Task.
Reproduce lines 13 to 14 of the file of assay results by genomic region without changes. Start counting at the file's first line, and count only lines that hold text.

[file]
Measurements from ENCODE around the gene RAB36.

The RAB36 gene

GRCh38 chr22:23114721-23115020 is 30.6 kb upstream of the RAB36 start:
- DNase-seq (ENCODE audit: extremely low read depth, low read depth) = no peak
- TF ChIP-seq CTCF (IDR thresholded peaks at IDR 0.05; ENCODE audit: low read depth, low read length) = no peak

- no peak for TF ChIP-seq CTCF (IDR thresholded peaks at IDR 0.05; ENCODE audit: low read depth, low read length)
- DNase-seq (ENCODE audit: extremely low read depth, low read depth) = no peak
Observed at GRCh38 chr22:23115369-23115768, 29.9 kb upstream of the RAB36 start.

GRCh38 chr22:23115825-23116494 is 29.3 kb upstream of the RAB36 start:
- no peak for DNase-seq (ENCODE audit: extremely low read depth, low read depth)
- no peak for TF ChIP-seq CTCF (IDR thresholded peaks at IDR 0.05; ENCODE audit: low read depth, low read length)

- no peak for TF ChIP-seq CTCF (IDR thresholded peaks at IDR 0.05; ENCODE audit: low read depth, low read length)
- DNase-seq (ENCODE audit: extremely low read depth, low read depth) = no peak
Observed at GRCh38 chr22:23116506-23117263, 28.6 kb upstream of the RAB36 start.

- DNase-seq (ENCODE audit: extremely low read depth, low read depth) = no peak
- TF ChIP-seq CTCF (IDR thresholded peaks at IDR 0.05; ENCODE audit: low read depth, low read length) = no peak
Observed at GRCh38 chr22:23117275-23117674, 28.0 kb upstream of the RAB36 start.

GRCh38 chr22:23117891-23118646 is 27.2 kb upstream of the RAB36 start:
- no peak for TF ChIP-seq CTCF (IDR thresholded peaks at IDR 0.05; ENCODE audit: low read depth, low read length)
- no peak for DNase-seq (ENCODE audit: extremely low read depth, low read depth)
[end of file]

- DNase-seq (ENCODE audit: extremely low read depth, low read depth) = no peak
Observed at GRCh38 chr22:23116506-23117263, 28.6 kb upstream of the RAB36 start.